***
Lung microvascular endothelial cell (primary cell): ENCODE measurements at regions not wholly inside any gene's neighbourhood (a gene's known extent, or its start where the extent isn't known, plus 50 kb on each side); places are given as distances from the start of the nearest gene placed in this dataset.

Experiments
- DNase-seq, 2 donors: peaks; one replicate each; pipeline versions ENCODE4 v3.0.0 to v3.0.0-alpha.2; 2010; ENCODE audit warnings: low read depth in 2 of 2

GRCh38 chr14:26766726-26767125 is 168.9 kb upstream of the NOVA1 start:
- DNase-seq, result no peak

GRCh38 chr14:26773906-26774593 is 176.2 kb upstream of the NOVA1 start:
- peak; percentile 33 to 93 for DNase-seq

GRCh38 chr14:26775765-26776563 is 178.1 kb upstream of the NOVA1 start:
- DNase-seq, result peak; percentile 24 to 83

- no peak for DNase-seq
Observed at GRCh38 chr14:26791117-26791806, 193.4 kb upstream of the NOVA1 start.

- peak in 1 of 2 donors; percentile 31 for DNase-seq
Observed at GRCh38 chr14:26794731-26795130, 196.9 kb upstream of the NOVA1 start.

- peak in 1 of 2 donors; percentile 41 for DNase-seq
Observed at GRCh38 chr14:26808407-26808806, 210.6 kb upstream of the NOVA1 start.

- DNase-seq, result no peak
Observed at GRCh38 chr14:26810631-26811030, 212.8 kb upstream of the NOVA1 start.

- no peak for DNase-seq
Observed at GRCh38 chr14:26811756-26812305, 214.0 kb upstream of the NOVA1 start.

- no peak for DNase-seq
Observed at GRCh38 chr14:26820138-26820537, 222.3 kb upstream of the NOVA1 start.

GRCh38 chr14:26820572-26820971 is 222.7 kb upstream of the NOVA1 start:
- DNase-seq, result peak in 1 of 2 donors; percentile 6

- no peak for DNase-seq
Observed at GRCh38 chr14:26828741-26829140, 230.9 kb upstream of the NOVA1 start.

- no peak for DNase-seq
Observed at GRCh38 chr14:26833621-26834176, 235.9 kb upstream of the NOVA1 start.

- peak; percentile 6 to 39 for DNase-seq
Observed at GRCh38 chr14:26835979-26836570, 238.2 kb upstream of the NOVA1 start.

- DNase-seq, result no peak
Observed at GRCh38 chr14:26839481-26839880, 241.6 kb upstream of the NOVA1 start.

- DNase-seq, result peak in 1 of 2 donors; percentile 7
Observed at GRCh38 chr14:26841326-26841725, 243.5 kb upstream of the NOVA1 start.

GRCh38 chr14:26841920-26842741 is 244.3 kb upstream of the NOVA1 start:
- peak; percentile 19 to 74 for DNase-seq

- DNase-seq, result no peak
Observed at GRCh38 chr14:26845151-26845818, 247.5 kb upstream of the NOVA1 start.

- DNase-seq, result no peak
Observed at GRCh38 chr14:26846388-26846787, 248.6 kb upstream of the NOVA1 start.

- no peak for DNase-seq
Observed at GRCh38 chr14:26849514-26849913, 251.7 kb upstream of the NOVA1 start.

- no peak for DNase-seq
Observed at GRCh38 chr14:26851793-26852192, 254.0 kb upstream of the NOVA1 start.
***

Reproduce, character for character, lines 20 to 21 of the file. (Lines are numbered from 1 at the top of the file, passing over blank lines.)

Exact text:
- no peak for DNase-seq
Observed at GRCh38 chr14:26820138-26820537, 222.3 kb upstream of the NOVA1 start.